The concentration of immunoreactive somatostatin and Substance P in the cisternal cerebrospinal fluid (CSF) of patients with pain due to malignant disease has been measured before and after injection of alcohol into the pituitary fossa. Following the first injection, a rise of 108 ± 66% in CSF somatostatin levels was observed in 7 out of 13 patients, and a rise of 87 ± 26% in 4 out of the 5 patients undergoing a second injection. A rise of 179 ± 99% in levels of Substance P in CSF was observed in 4 out of 8 patients after a single injection. No change in peptide concentration was detected in peripheral plasma. Changes in CSF levels did not correlate with the degree of pain relief obtained, but patients with the greatest increase in somatostatin subsequently developed diabetes insipidus. The data are consistent with our previous experience that injection of alcohol into the pituitary fossa can cause destruction to nervous tissue, in addition to the obvious destruction of pituitary gland tissue. They do not support the suggestion that hypothalamic damage is necessary in order to obtain pain relief.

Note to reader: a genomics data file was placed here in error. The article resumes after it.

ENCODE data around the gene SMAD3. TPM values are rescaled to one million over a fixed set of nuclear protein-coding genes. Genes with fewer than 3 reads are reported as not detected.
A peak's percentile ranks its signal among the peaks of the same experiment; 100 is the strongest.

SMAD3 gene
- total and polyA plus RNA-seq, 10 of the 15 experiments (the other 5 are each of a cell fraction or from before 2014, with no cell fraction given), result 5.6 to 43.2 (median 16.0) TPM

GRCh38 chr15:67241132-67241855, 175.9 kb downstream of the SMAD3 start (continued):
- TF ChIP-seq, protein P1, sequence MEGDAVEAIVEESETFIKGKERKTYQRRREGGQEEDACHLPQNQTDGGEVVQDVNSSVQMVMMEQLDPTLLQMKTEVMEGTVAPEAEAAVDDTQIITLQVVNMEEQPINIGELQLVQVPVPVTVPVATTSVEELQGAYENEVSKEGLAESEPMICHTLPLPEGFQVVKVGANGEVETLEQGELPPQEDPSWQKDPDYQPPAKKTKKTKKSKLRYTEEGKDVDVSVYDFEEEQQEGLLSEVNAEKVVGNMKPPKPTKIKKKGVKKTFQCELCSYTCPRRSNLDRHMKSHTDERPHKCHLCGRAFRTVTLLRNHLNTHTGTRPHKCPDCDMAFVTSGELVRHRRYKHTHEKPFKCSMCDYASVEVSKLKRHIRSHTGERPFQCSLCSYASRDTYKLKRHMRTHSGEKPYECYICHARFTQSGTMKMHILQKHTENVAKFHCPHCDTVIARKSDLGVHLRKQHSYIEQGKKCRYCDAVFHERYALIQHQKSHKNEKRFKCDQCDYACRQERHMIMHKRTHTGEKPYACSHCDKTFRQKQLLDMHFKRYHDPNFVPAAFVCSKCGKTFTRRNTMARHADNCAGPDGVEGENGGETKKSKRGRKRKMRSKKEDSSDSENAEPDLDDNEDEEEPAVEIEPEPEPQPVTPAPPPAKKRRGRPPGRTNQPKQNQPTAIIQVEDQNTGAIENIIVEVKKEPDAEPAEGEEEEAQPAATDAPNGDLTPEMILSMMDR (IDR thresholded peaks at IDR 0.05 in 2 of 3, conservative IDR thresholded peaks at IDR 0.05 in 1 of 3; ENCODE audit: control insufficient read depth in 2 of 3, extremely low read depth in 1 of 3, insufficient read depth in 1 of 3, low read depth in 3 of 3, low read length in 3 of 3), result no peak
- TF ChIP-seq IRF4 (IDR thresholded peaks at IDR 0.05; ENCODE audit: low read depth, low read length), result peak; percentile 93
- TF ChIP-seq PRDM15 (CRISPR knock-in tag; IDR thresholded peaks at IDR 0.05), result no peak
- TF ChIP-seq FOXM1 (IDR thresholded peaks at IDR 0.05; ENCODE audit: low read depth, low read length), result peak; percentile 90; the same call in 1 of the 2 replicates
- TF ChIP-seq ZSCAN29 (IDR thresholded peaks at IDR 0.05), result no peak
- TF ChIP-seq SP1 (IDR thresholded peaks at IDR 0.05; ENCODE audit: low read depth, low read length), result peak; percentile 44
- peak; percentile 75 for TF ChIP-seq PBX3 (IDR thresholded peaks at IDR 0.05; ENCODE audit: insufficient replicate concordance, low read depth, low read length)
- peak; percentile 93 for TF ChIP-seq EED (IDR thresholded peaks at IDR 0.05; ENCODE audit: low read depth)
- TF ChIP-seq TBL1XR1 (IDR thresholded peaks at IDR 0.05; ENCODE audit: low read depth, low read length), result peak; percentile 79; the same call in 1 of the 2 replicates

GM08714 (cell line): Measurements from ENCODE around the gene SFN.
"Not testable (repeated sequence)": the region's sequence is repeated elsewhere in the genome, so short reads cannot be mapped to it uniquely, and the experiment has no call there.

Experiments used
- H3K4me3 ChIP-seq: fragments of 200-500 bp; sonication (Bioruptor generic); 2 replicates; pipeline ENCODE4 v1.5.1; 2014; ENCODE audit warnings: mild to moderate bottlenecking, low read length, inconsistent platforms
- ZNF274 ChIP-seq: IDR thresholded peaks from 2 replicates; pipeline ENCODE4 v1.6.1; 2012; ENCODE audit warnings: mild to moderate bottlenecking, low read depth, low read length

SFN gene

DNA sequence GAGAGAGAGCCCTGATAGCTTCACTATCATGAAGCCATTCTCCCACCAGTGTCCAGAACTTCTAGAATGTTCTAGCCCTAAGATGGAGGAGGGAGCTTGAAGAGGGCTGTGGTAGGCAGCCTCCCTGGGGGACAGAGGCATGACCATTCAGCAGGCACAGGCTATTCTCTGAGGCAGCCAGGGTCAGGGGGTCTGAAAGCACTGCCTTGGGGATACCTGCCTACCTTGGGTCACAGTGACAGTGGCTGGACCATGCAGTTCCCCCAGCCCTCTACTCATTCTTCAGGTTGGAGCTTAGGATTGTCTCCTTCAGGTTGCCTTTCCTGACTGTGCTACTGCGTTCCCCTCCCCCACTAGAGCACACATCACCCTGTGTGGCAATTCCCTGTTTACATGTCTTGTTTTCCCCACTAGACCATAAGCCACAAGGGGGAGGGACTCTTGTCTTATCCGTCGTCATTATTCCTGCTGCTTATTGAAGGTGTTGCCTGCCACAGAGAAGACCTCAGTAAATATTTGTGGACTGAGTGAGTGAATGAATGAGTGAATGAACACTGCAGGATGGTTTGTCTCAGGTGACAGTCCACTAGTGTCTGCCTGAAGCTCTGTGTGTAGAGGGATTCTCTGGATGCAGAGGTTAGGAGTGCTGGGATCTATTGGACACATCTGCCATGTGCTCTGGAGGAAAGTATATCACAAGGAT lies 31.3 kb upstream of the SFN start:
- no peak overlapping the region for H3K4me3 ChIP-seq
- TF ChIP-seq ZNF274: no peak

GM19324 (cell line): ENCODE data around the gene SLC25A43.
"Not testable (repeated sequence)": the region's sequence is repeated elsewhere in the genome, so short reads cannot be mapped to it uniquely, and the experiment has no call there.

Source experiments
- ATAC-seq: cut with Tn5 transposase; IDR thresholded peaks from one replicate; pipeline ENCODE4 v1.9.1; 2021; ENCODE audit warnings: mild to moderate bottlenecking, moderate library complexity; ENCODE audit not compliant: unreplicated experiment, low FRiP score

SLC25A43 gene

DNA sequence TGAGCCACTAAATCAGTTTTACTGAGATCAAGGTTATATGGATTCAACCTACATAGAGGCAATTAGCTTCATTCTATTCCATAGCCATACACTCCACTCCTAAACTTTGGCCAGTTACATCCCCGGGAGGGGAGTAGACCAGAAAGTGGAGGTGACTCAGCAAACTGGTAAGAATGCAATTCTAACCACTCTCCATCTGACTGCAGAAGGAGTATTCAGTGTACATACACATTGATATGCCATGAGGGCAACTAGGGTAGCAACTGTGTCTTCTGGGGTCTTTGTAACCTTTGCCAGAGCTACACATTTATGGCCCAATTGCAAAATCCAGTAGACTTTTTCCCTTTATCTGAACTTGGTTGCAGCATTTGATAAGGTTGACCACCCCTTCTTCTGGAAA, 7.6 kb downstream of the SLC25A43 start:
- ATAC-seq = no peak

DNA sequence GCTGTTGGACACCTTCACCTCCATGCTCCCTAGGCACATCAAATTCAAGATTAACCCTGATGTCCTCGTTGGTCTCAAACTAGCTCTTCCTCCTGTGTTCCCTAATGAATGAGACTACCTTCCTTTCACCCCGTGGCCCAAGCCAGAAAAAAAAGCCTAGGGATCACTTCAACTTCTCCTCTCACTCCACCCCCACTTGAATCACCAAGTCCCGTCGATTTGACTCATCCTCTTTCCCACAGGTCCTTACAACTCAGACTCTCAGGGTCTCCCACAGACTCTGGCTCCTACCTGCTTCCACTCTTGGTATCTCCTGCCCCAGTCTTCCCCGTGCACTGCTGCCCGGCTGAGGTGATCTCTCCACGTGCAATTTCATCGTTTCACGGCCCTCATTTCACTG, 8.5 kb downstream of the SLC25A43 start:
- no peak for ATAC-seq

ASJC Scopus subject areas
- Endocrine and Autonomic Systems
- Cellular and Molecular Neuroscience